As per the recent reports, the official date for ICD 10 coding transition has been postponed to one year i.e. until October 1, 2015. Although this has come as a relief for most healthcare organizations that were still not ready for moving onto the latest ICD coding sets, some physicians have however expressed their disapproval.
Interestingly, a number of healthcare organizations were already prepared for changing to ICD 10 coding by this year itself. Some of them even had got their offers certified and were about to start teaching their physicians about the new set of codes. Hence, the latest announcement has clearly put them in a dilemma as to what to do next. As stated by Mr. McCleese, CIO at a Regional Medical Center in Morehead, “We were prepared to be ready October 1 of 2014. The plan was we were going to start dual-coding in ICD-9 and ICD-10 in the spring of 2014. We got our coders certified. They were ready to go. We hadn’t started teaching physicians as far as what needed to go there for the ICD-10s, but we’d started meeting with them, letting them know that these changes are coming.”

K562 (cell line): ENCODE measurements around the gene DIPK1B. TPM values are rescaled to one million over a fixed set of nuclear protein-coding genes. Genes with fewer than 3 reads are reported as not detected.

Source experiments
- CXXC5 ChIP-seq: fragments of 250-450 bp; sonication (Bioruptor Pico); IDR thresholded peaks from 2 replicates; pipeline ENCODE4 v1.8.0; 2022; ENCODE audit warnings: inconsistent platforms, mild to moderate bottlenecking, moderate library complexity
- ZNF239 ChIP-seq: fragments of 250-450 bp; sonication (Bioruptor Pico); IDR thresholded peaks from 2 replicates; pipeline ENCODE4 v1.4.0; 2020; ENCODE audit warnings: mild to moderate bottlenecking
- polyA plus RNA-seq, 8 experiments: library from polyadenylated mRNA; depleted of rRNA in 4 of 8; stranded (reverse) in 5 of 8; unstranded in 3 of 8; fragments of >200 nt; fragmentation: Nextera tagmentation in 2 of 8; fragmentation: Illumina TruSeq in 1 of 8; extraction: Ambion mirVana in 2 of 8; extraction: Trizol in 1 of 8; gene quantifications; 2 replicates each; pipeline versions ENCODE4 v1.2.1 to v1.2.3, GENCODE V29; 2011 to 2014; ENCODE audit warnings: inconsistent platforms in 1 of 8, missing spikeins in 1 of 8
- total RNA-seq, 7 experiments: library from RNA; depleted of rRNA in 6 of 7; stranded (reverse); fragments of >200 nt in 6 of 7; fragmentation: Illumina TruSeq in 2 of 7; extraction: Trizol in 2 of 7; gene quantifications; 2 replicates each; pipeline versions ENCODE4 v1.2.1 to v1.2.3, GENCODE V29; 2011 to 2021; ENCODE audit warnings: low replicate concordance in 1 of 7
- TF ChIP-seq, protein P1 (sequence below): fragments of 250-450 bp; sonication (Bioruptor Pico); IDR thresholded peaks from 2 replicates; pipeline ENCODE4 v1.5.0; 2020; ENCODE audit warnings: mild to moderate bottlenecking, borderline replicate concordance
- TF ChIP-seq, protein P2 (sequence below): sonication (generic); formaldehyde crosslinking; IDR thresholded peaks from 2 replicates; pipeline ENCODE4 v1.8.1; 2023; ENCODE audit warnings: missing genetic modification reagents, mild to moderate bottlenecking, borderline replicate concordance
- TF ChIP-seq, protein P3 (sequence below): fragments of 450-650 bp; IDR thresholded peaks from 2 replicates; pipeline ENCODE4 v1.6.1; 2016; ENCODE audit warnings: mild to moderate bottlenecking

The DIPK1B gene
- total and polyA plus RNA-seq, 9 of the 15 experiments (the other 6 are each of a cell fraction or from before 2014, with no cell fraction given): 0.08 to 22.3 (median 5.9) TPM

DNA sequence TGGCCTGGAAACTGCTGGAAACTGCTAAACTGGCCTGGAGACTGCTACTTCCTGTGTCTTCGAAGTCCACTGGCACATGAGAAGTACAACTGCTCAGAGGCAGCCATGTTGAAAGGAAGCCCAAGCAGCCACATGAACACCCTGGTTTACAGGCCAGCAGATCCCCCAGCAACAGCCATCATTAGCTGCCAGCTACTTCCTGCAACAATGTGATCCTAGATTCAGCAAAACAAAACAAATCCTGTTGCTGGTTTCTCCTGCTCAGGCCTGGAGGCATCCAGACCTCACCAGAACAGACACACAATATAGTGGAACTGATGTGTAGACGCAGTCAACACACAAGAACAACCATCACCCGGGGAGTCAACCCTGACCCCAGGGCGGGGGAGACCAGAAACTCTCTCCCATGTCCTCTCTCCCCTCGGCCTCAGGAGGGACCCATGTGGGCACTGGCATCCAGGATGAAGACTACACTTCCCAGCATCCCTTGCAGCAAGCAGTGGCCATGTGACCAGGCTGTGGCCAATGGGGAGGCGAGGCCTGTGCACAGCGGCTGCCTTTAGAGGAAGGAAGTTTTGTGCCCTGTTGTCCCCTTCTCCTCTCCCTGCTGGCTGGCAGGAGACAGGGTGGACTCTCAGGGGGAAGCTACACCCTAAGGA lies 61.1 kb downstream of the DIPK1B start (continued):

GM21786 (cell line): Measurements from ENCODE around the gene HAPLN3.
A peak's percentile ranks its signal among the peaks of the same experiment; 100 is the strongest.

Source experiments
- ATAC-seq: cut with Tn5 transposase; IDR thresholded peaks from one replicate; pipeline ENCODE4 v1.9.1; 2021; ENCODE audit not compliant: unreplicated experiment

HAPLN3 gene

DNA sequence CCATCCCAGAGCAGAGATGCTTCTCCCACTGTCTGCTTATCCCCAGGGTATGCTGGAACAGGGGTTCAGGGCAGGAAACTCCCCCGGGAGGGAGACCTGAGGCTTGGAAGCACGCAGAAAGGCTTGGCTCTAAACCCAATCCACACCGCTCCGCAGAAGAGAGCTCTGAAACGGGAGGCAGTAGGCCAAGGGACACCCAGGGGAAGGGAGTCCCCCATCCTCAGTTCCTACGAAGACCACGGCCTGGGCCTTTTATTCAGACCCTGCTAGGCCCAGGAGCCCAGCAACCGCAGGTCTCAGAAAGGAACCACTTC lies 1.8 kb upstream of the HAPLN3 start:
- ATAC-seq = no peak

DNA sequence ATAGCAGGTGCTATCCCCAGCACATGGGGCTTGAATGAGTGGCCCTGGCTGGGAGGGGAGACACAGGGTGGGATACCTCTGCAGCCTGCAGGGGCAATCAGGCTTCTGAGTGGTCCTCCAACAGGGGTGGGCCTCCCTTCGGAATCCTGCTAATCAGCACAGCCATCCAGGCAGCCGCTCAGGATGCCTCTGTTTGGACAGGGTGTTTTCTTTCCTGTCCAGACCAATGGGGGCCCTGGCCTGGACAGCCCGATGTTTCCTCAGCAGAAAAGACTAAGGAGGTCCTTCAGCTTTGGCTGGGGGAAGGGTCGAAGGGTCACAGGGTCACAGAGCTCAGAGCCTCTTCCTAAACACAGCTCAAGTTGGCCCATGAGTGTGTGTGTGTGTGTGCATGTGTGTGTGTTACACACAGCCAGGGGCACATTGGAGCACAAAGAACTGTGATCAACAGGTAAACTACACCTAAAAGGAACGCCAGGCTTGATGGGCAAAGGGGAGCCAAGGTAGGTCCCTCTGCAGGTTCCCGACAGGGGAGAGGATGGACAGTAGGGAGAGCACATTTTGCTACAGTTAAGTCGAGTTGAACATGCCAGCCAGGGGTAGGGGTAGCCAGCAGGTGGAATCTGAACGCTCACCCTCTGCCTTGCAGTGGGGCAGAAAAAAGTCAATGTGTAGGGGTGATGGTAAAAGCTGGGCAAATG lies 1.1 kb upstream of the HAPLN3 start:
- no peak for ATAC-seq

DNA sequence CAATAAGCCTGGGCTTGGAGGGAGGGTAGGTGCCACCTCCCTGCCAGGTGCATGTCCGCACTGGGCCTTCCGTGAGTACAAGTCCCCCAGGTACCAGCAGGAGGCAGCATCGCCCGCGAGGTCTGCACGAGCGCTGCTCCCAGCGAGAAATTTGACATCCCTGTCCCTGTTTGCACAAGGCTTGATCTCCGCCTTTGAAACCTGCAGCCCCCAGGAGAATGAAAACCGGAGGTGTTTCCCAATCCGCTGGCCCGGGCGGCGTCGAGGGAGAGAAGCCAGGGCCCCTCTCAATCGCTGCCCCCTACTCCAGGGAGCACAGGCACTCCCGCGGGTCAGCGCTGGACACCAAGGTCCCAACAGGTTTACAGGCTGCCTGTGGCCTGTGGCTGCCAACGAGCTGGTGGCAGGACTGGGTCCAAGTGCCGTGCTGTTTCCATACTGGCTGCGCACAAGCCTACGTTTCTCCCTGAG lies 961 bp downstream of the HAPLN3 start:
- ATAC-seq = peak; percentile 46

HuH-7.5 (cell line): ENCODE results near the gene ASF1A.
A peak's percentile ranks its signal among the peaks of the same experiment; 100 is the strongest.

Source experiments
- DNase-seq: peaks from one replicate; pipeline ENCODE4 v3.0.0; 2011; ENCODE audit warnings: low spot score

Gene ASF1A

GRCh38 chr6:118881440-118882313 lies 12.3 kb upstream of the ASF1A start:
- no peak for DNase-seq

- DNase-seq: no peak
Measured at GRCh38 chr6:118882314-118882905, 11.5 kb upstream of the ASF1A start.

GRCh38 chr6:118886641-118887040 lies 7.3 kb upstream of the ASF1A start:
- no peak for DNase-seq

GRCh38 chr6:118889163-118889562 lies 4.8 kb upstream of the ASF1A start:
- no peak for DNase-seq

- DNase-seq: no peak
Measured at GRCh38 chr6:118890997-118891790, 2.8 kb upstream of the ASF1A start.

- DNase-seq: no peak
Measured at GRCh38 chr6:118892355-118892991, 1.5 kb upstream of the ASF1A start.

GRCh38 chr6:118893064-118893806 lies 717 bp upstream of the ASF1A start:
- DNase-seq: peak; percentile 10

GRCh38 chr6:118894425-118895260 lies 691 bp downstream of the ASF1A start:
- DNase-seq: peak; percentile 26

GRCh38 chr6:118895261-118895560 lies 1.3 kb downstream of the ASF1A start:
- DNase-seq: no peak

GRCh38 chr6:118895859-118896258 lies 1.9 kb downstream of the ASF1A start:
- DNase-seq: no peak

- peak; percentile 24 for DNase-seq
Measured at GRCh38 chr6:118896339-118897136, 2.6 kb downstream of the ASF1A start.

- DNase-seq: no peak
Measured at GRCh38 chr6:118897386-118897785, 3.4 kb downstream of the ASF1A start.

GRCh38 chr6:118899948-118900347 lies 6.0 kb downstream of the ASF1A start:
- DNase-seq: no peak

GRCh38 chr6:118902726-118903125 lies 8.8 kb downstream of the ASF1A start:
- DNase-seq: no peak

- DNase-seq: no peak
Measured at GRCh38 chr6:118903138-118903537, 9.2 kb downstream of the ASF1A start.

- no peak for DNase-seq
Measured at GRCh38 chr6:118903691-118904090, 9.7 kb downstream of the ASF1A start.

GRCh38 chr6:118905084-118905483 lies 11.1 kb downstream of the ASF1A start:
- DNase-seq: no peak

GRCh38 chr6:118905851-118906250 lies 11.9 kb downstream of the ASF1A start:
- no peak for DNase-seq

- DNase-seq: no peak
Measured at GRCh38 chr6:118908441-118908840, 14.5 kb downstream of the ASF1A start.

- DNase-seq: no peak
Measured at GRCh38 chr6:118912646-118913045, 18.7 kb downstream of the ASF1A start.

Earlier this year, section 212 was introduced in the doc fix bill and this prohibited the secretary of Health and Human Services from using the ICD 10 coding sets before the official deadline. McCleese also said that this was actually frustrating and his coders would not opt for re-certification, which was actually pointless because they had already acquired the necessary certification. For several other providers, the delay in ICD coding transition also resulted in the wastage of money that had been spent on getting advanced, computer-assisted coding technology solutions.
Another issue concerning the delay in the official date for ICD 10 coding transition is that many healthcare providers are now worrying if there will be another postponement next year. If so, then they would not want to waste their money and resources again in adopting the latest set of coding rules.
Amidst all these concerns, it has been publicly announced that the healthcare organizations must be ready with the ICD transition at least six months prior to the official date. This is advised because getting acclimatized to the latest coding sets would require some time and if the physicians are already ready for it, say six months earlier, there would be minimal loss in the healthcare sector once the official deadline finally sets in.